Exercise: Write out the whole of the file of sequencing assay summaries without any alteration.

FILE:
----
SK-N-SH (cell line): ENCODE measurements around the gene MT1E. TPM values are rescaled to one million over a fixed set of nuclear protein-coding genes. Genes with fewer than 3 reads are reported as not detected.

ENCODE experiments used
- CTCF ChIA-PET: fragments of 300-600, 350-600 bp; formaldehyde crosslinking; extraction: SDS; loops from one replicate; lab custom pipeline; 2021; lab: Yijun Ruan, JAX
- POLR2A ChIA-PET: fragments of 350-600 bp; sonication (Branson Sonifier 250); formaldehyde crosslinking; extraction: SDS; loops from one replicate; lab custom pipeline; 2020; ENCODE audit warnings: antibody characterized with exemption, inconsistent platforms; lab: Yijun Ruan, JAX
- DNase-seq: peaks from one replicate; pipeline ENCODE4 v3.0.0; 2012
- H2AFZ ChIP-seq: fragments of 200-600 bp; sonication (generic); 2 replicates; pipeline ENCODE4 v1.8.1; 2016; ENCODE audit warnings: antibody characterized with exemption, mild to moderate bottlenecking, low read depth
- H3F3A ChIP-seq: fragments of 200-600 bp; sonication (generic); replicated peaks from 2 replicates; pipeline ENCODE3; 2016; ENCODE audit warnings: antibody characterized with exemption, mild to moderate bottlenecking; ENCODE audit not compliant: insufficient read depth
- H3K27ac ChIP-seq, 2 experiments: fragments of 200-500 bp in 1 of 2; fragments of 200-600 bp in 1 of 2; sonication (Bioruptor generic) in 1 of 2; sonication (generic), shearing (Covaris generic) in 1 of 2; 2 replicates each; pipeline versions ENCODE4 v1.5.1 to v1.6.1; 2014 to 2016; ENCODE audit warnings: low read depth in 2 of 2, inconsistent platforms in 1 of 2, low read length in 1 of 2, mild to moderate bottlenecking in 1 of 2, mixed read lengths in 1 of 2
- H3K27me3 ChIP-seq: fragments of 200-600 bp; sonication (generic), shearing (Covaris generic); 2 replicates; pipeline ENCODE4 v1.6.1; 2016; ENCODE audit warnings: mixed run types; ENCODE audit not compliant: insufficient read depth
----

SK-N-SH (cell line): ENCODE measurements around the gene MT1E. TPM values are rescaled to one million over a fixed set of nuclear protein-coding genes. Genes with fewer than 3 reads are reported as not detected.

ENCODE experiments used
- CTCF ChIA-PET: fragments of 300-600, 350-600 bp; formaldehyde crosslinking; extraction: SDS; loops from one replicate; lab custom pipeline; 2021; lab: Yijun Ruan, JAX
- POLR2A ChIA-PET: fragments of 350-600 bp; sonication (Branson Sonifier 250); formaldehyde crosslinking; extraction: SDS; loops from one replicate; lab custom pipeline; 2020; ENCODE audit warnings: antibody characterized with exemption, inconsistent platforms; lab: Yijun Ruan, JAX
- DNase-seq: peaks from one replicate; pipeline ENCODE4 v3.0.0; 2012
- H2AFZ ChIP-seq: fragments of 200-600 bp; sonication (generic); 2 replicates; pipeline ENCODE4 v1.8.1; 2016; ENCODE audit warnings: antibody characterized with exemption, mild to moderate bottlenecking, low read depth
- H3F3A ChIP-seq: fragments of 200-600 bp; sonication (generic); replicated peaks from 2 replicates; pipeline ENCODE3; 2016; ENCODE audit warnings: antibody characterized with exemption, mild to moderate bottlenecking; ENCODE audit not compliant: insufficient read depth
- H3K27ac ChIP-seq, 2 experiments: fragments of 200-500 bp in 1 of 2; fragments of 200-600 bp in 1 of 2; sonication (Bioruptor generic) in 1 of 2; sonication (generic), shearing (Covaris generic) in 1 of 2; 2 replicates each; pipeline versions ENCODE4 v1.5.1 to v1.6.1; 2014 to 2016; ENCODE audit warnings: low read depth in 2 of 2, inconsistent platforms in 1 of 2, low read length in 1 of 2, mild to moderate bottlenecking in 1 of 2, mixed read lengths in 1 of 2
- H3K27me3 ChIP-seq: fragments of 200-600 bp; sonication (generic), shearing (Covaris generic); 2 replicates; pipeline ENCODE4 v1.6.1; 2016; ENCODE audit warnings: mixed run types; ENCODE audit not compliant: insufficient read depth